14. Cognitive behavioral group therapy versus psychoeducational intervention in Parkinson's disease.

    Science.gov (United States)

    Berardelli, Isabella; Bloise, Maria Carmela; Bologna, Matteo; Conte, Antonella; Pompili, Maurizio; Lamis, Dorian A; Pasquini, Massimo; Fabbrini, Giovanni

    2018-01-01

    The aim of the current study was to evaluate whether cognitive behavioral group therapy has a positive impact on psychiatric, and motor and non-motor symptoms in Parkinson's disease (PD). We assigned 20 PD patients with a diagnosis of psychiatric disorder to either a 12-week cognitive behavioral therapy (CBT) group or a psychoeducational protocol. For the neurological examination, we administered the Unified Parkinson's Disease Rating Scale and the non-motor symptoms scale. The severity of psychiatric symptoms was assessed by means of the Hamilton Depression Rating Scale, the Hamilton Anxiety Rating Scale, the Brief Psychiatric Rating Scale, and the Clinical Global Impressions. Cognitive behavioral group therapy was effective in treating depression and anxiety symptoms as well as reducing the severity of non-motor symptoms in PD patients; whereas, no changes were observed in PD patients treated with the psychoeducational protocol. CBT offered in a group format should be considered in addition to standard drug therapy in PD patients.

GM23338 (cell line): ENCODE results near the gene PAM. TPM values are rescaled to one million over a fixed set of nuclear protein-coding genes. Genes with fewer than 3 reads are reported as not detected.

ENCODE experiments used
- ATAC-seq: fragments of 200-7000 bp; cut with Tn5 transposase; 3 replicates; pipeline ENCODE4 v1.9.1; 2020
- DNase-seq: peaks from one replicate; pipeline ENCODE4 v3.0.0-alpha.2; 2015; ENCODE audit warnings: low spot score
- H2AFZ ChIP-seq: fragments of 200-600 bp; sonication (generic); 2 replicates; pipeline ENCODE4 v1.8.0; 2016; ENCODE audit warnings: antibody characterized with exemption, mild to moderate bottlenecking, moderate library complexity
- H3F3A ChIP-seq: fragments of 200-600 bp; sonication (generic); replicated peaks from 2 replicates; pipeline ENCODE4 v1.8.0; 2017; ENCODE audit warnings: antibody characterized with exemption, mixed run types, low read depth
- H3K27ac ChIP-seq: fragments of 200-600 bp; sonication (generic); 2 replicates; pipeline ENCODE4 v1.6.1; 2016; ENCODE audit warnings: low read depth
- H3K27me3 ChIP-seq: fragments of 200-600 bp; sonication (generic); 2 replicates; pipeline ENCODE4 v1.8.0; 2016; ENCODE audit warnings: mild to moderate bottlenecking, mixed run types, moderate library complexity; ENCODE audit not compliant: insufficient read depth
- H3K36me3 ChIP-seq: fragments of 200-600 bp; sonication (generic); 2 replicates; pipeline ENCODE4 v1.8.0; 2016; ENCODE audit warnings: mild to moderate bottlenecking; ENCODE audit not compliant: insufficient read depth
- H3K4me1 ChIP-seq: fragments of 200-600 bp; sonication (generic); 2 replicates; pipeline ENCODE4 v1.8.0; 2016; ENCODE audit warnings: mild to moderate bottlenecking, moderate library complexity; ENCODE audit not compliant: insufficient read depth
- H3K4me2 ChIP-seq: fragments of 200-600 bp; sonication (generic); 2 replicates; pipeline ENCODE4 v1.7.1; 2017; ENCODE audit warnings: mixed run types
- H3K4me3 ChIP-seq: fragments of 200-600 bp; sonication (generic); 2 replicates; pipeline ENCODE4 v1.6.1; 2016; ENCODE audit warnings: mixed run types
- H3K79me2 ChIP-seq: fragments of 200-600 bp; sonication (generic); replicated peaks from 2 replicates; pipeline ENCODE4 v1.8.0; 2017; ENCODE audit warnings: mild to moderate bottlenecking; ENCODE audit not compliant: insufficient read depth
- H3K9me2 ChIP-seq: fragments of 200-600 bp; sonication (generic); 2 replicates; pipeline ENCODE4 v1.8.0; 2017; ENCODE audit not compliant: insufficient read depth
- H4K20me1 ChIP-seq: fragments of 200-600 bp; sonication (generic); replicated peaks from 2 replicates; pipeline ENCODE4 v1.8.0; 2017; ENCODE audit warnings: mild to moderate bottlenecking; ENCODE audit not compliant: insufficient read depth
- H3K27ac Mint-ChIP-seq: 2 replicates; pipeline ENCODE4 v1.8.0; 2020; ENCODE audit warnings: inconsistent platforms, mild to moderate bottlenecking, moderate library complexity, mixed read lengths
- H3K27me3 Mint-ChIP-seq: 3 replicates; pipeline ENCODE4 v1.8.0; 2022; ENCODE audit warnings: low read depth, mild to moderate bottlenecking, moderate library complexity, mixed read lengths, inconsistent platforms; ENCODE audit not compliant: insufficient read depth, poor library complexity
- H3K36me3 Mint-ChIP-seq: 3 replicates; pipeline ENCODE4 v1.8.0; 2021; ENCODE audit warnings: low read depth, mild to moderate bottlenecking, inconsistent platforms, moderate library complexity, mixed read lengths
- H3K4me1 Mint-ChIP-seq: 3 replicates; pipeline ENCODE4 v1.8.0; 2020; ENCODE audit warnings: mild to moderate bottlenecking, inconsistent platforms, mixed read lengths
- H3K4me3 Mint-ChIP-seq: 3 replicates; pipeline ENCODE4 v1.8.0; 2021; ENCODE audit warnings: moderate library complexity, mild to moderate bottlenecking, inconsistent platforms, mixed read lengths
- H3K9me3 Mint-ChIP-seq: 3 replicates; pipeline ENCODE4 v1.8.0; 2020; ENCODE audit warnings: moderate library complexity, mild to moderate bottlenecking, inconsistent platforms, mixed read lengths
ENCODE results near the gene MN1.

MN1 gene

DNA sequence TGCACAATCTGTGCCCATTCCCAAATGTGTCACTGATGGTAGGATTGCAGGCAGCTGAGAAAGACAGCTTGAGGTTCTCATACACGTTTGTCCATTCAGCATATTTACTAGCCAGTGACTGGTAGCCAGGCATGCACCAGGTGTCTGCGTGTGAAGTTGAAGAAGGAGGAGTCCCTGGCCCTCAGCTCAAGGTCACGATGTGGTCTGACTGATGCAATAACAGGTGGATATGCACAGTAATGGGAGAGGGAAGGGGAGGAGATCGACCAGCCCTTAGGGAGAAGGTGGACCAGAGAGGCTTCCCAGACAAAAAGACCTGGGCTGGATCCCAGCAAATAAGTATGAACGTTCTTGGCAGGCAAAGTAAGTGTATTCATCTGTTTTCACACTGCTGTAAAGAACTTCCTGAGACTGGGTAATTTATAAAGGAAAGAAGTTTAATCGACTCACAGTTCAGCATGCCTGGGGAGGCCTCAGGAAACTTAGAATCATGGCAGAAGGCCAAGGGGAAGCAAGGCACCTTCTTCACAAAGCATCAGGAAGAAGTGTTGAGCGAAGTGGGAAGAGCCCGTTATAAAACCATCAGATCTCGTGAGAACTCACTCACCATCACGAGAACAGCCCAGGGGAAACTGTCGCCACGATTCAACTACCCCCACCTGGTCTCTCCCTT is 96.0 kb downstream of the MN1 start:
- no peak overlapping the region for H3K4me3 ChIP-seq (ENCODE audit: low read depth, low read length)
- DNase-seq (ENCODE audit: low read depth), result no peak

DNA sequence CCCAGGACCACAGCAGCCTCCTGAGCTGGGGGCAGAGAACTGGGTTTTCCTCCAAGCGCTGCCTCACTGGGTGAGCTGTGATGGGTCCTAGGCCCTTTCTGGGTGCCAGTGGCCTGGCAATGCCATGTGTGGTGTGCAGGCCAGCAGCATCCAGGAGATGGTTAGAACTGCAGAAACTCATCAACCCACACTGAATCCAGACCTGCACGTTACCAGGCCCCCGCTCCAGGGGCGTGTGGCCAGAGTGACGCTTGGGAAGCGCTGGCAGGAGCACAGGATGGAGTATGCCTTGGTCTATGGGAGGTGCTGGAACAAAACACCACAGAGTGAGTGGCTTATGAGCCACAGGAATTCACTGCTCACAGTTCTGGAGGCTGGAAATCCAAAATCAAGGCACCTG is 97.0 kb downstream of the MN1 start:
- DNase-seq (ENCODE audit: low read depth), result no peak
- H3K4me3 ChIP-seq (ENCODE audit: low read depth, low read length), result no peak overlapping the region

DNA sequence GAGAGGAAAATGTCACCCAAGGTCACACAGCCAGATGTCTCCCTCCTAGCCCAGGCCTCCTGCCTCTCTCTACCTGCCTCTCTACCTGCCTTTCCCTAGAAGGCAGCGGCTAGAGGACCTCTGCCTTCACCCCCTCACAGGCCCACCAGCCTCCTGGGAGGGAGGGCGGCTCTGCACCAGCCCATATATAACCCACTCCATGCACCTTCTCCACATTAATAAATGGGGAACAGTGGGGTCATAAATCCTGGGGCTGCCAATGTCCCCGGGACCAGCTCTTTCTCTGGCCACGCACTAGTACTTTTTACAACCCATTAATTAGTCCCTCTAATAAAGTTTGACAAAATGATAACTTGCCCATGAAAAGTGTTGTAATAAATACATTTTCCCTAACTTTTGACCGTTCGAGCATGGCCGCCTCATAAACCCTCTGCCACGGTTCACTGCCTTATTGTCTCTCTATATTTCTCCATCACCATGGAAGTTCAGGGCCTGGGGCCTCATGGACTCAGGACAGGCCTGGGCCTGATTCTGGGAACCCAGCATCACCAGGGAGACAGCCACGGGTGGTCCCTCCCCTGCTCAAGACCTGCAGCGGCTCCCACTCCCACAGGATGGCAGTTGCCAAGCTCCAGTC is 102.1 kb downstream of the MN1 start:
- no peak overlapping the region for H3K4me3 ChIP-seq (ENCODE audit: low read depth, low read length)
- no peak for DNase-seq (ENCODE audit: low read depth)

15. Cognitive Factors Affecting Freeze-like Behavior in Humans.

    Science.gov (United States)

    Alban, Michael W; Pocknell, Victoria

    2017-01-01

    Contemporary research on survival-related defensive behaviors has identified physiological markers of freeze/flight/fight. Our research focused on cognitive factors associated with freeze-like behavior in humans. Study 1 tested if an explicit decision to freeze is associated with the psychophysiological state of freezing. Heart rate deceleration occurred when participants chose to freeze. Study 2 varied the efficacy of freezing relative to other defense options and found "freeze" was responsive to variations in the perceived effectiveness of alternative actions. Study 3 tested if individual differences in motivational orientation affect preference for a "freeze" option when the efficacy of options is held constant. A trend in the predicted direction suggested that naturally occurring cognitions led loss-avoiders to select "freeze" more often than reward-seekers. In combination, our attention to the cognitive factors affecting freeze-like behavior in humans represents a preliminary step in addressing an important but neglected research area.